Registration on this site

It is not necessary to be registered on this site to place an order.  When you submit your order, a user account will automatically be created for you.

We don't allow registration without an order anymore, due to the number of spammers.

Status message

United States

Difficult to grow fynbos and protea seeds

sort descending

Elegia capensis

Commonly known as Fonteinriet, Horsetail restio, Besemriet

  • This is a very striking, graceful species growing in clumps to a height of 2m.
  • They were originally described as horsetails, due to the whorl like appearance of the foliage.
  • They flower in spring for about 3 weeks, producing golden brown flowers, which are popular in the cut flower industry.
  • This is probably one of the most well known cultivated restios.
  • They can be grown in full sun or semi-shade and prefer marshy areas.
  • Seeds should be sown in autumn
  • Hardy to USDA zone 8

Restio festucaeformis

Commonly known as Groengrasriet

  • This is a fast growing restio, growing to a height of 0.4m and width of 0.6m
  • ideal size for a smaller garden.
  • It has bright green stems with beautiful, feathery golden brown bracts in Spring which become dark brown seed heads in late Spring to early summer.
  • They enjoy damp, marshy positions and prefer being planted in groups of 3 or more.
  • Seeds should be planted in autumn.
  • Hardy to USDA zone 8.

Thamnochortus lucens

Commonly known as Jakkalsstert - which in english is Jackal's Tail

  • This is one of the smaller restios growing to a height of around 1m.
  • It consists of attractive dark brown flower heads and would be an elegant and decorative addition to any garden - especially smaller gardens.
  • They enjoy well drained, gravely soil and should be planted in the full sun.
  • They are striking standing alone or planted in a clump.
  • Hardy to USDA zone 8
  • Seeds should be planted in autumn.

Thamnochortus cinereus

Commonly known as Silver Reed

  • This is one of the smaller restios growing to a height of around 0.8m.
  • The female plant consists of attractive rich, golden flower heads with greyish shoots.
  • It is one of the most colorful restios flowering through winter to early spring.
  • The male plant has silvery flowers that are attractive for 3 months.
  • It enjoys wetter, well drained areas and can be planted in containers, amongst rocks or in small groups.
  • Hardy to USDA zone 8.
  • Seeds should be sown in autumn.

Leucadendron argenteum

Commonly known as Silver Tree

  • Grows into a spectacular 10m tree, with large silver leaves.
  • Flowers in spring.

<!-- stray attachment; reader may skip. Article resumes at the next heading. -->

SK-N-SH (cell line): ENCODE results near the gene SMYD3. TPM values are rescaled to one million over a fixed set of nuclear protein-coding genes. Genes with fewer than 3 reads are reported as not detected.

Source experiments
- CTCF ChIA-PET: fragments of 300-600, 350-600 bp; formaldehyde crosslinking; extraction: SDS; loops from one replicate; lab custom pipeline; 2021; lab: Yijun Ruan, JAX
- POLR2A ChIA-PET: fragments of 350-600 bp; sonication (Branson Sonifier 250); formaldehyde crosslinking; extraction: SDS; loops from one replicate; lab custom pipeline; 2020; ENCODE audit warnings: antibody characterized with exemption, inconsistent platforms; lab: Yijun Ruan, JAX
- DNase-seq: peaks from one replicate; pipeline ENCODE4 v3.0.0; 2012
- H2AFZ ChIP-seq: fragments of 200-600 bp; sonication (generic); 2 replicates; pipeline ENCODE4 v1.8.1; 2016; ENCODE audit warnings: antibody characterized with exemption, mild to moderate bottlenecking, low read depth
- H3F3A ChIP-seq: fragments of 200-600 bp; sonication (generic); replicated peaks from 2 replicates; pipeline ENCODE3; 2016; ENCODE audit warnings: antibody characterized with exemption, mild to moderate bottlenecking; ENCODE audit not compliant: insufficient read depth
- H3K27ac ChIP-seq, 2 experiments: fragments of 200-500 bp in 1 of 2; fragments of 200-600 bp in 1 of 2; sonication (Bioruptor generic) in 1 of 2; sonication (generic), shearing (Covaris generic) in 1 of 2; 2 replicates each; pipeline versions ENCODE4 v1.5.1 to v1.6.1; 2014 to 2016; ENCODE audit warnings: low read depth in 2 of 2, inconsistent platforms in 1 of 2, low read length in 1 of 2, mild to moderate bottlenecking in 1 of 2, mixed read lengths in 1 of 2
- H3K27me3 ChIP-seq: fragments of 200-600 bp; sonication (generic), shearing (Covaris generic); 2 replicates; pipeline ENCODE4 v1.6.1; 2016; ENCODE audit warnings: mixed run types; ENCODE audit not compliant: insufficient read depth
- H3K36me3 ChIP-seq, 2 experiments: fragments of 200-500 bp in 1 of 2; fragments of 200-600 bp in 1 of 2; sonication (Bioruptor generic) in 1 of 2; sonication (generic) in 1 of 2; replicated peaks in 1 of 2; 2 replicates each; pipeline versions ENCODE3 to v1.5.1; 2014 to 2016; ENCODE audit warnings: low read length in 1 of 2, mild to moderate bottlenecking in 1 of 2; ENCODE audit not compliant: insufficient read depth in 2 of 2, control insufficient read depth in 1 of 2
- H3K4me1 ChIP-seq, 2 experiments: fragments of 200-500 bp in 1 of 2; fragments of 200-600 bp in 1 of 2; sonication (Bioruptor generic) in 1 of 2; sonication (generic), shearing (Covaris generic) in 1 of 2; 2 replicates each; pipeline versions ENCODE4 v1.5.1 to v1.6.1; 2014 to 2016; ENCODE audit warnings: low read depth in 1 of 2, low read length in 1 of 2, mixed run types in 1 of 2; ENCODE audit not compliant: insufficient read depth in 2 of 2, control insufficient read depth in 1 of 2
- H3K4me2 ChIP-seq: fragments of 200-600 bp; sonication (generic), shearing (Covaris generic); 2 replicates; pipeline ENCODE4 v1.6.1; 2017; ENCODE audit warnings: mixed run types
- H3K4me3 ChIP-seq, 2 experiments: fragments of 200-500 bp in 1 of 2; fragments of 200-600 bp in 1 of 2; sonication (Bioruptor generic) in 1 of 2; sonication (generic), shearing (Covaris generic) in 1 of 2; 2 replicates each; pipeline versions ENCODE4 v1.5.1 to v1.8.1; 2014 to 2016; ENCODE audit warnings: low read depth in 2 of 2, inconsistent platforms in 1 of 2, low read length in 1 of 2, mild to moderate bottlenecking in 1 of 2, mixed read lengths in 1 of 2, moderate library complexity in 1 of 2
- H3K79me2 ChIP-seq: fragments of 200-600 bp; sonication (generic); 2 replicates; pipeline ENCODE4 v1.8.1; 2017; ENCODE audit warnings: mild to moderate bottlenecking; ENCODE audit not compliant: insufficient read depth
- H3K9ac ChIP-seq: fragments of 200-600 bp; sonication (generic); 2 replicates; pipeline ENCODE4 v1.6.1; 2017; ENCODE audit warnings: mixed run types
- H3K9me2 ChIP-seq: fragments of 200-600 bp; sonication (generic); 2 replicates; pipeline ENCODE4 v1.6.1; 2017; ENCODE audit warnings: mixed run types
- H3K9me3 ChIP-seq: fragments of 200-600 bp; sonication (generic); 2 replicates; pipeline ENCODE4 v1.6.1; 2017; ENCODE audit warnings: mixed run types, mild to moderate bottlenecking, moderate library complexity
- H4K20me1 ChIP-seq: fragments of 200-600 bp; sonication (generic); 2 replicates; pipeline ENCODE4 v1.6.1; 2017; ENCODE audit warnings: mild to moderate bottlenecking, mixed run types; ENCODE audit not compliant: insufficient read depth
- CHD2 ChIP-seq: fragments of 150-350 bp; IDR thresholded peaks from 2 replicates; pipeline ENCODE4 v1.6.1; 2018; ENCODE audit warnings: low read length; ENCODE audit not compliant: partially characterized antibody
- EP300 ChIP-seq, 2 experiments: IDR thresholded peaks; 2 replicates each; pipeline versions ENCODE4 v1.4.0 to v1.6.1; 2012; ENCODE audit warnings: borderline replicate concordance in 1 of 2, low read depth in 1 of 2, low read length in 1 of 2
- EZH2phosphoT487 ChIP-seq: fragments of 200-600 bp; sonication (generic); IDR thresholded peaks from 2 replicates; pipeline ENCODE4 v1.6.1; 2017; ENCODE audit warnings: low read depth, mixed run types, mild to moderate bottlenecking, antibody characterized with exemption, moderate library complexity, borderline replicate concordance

• It produces beautiful large cones.
  • Excellent cut foliage - grey to sliver - very popular with florists.
  • This species grows on moist slopes in granite clay.
  • It is endemic to Table Mountain
  • Unfortunately, it can be unpredictable in cultivation.

Elegia tectorum

Commonly known as Thatching Reed, Dekriet

  • This was the reed originally used for thatching, but has been replaced by Thamnocortus Insignus, which has longer stems.
  • It grows to a height of 1m with a spread of the same.
  • It has thin dark green stems with nearly black sheaths making it a very attractive and popular ornamental plant.
  • Flowering occurs in autumn and lasts for about a month.
  • Sow seeds in autumn
  • Hardy to USDA zone 8.
  • Previously known as Chondropetalum tectorum

Thamnochortus insignis

Commonly known as Thatching Reed

  • Their heavy stems make them ideal for thatching.
  • They grow to a height of 2m and should be planted in a position of full sun.
  • They consist of very attractive tussocks - and are beautiful ornamental plants, which can be grown in the open, in rockeries and also in pots.
  • They can be planted in moist or dry sandy locations.
  • Flowering occurs in summer and lasts for about 4 weeks.
  • Sow seeds in autumn.
  • Are hardy to USDA zone 8.

Protea magnifica seed

Commonly known as the Queen Protea

  • Grows to 2.5m erect to sprawling shrub.
  • Large, heavily bearded white to pink flowers that make a good cut flower.
  • Difficult to grow.
  • Flowering occurs between Oct-Dec.



Thamnochortus rigidus

  • This is a lovely, showy species for smaller gardens.
  • It grows to a height of about 80cm and will thrive in a moist position in your garden – either in full sun or light shade.
  • It would also be a good species to grow in a pot.
  • It has very attractive seed heads appearing in summer.
  • It is a hardy species and would be a great addition to any garden.
  • Seeds should be sown in autumn.
  • Hardy to USDA zone 8.

Elegia macrocarpa

  • This is one of the smaller restios growing to around 1m tall.
  • The female plant  consists of attractive dark brown berry-like flower heads.
  • The male plant has smaller dark, brown spikelets growing close together along the stems.
  • Both are very attractive and popular as accent plants and also are very striking when grown in clumps in the bigger gardens.
  • It enjoys dry areas.
  • Sow seeds in autumn.
  • Hardy to USDA zone 8.
  • Previously known as Dovea macrocarpa

Thamnochortus spicigerus

  • This robust species forms large tussocks, growing to a height of 1.5m.
  • The stems, because of their heaviness, are used for thatching.
  • This attractive species grows in acidic or alkaline soils and does well in hot, windy, coastal areas.
  • It is long lived and the clumps increase by means of their strong rhizomes.
  • It is a stunning accent plant and grows well with other fynbos species.
  • Flowering occurs from autumn to winter.
  • Sow seeds in autumn.
  • Hardy t.o USDA zone 8